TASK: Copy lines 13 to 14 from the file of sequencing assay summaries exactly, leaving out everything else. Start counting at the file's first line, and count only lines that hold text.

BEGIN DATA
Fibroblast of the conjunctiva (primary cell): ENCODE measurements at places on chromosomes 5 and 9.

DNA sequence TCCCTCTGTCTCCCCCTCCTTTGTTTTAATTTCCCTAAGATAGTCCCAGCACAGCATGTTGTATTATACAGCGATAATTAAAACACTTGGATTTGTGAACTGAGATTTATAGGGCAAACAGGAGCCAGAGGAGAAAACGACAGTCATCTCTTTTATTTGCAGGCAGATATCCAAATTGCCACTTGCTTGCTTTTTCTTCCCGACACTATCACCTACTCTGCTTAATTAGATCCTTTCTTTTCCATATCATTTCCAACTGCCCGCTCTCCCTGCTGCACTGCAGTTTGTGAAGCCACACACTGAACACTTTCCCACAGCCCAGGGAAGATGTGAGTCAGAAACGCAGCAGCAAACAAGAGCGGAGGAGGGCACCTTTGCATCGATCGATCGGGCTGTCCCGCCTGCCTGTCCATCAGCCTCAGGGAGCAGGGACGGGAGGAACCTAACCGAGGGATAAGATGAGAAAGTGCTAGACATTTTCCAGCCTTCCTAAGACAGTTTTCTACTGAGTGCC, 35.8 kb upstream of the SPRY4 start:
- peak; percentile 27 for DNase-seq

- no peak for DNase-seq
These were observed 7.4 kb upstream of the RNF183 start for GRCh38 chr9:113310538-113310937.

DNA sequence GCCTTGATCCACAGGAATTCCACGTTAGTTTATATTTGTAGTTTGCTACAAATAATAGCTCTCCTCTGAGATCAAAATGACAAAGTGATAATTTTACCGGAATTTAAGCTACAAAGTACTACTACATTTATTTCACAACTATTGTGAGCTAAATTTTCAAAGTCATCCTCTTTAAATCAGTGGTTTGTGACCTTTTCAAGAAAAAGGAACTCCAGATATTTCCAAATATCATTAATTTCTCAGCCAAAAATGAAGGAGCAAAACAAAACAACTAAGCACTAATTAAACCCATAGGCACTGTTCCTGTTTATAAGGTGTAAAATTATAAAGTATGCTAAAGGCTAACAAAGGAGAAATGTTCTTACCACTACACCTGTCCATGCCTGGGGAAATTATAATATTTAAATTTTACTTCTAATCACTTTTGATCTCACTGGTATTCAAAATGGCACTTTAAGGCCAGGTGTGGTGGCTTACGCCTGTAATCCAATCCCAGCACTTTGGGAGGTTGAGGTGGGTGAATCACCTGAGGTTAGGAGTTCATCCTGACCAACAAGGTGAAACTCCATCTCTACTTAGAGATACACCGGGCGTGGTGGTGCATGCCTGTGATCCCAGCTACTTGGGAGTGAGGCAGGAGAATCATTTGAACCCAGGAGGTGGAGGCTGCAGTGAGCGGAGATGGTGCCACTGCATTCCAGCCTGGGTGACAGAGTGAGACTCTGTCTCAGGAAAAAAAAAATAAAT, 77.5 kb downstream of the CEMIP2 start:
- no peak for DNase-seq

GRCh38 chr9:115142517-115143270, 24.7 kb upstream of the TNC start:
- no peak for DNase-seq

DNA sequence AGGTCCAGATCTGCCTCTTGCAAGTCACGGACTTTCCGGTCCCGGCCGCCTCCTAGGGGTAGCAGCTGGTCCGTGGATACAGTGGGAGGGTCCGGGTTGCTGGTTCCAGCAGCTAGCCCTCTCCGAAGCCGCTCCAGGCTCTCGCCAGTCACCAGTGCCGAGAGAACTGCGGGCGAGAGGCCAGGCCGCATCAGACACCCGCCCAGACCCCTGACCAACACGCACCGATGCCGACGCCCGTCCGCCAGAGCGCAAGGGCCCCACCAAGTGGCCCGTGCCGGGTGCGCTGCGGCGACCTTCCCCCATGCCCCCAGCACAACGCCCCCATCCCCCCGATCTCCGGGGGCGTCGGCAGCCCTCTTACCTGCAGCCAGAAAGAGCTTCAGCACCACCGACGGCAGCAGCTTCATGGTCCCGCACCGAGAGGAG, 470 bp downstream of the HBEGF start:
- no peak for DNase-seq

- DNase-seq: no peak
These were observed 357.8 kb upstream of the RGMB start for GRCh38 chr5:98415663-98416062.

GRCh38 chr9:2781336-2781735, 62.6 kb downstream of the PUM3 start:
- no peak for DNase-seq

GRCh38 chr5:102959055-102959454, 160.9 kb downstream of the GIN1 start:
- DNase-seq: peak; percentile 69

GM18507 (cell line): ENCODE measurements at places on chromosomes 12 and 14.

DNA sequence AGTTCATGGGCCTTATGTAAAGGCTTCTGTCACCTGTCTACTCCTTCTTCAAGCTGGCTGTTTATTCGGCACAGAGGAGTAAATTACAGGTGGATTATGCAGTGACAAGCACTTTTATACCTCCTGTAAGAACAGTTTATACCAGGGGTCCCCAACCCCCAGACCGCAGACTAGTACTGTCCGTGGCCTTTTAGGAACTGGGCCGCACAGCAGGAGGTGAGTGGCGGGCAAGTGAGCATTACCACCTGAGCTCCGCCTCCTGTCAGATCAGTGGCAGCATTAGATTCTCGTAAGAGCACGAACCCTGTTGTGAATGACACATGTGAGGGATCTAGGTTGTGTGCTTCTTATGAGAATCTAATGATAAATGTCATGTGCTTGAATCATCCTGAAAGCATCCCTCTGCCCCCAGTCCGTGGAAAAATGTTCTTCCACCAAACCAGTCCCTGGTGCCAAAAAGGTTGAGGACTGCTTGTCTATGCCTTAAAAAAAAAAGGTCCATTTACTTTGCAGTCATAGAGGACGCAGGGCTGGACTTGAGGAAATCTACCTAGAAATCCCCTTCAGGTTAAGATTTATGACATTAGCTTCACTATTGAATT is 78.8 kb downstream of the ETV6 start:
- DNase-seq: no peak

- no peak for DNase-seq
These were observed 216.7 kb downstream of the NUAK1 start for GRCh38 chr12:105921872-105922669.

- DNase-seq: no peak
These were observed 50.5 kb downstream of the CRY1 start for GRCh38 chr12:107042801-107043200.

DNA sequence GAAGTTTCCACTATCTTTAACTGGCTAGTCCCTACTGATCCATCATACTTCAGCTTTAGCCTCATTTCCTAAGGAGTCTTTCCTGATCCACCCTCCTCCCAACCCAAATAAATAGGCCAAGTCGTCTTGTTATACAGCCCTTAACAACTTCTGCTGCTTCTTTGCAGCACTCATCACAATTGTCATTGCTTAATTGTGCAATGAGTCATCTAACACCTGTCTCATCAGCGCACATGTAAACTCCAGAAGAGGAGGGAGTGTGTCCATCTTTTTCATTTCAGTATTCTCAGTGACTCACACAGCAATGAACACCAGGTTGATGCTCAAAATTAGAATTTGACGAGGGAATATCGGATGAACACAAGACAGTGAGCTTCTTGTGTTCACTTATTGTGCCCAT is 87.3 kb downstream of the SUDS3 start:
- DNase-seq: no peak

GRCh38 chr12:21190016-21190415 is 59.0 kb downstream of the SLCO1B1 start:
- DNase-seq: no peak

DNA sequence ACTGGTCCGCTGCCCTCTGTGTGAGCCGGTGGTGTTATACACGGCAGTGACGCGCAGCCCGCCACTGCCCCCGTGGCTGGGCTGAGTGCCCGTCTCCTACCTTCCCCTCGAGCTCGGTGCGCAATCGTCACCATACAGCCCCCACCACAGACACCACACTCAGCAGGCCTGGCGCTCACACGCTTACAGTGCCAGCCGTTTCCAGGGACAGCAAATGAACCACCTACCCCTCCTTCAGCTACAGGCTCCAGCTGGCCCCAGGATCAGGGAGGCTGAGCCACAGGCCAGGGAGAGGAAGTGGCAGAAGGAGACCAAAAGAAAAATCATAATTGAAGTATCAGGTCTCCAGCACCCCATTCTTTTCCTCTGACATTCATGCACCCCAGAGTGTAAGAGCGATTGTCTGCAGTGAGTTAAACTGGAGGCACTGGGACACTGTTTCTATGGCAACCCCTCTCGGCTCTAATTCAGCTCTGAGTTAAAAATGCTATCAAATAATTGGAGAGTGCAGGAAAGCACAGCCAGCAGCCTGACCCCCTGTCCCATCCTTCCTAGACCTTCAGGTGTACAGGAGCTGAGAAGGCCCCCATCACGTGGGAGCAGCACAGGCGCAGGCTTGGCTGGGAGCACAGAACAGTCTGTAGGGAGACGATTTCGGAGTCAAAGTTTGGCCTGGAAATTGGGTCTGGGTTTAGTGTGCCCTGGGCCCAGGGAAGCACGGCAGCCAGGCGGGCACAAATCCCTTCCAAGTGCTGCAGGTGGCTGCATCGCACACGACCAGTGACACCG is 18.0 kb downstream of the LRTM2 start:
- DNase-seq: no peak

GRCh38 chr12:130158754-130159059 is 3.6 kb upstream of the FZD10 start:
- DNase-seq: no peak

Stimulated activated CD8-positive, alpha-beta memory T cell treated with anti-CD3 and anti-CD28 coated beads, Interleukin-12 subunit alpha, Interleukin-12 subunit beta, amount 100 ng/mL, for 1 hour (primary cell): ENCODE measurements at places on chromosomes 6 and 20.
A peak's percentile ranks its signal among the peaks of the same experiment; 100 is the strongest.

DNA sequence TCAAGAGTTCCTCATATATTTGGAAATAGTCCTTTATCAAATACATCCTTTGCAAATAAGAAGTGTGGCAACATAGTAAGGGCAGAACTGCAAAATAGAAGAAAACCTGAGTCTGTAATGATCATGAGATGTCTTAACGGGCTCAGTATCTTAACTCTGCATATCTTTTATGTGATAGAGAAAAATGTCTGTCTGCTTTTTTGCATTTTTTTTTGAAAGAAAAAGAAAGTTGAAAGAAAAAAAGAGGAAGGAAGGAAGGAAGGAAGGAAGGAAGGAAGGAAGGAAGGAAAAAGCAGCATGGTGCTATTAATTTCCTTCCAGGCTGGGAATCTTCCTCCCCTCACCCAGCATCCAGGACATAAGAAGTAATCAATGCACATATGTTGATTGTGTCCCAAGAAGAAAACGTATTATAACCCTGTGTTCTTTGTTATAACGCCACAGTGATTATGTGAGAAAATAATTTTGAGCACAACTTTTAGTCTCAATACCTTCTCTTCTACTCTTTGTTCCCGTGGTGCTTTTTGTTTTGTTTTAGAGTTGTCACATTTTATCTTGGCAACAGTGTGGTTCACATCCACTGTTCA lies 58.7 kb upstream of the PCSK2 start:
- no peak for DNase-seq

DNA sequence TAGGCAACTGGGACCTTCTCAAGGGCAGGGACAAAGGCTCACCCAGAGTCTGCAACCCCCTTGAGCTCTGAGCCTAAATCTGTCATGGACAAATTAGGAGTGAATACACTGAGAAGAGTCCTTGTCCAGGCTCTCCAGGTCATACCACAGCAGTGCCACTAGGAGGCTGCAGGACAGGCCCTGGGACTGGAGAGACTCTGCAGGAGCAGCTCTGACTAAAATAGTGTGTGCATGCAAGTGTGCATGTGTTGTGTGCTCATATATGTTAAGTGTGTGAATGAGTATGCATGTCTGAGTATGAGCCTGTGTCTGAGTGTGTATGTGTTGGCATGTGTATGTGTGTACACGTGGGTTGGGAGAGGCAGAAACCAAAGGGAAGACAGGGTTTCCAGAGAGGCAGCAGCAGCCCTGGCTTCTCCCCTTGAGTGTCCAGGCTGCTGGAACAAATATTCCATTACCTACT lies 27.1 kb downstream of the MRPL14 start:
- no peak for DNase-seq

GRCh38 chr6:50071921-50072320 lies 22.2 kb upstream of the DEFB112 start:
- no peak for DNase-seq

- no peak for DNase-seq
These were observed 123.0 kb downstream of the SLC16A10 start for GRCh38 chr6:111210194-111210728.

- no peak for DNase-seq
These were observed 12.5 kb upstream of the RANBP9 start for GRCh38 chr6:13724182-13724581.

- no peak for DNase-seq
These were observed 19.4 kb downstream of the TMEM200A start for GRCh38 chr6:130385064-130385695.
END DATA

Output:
These were observed 357.8 kb upstream of the RGMB start for GRCh38 chr5:98415663-98416062.

GRCh38 chr9:2781336-2781735, 62.6 kb downstream of the PUM3 start: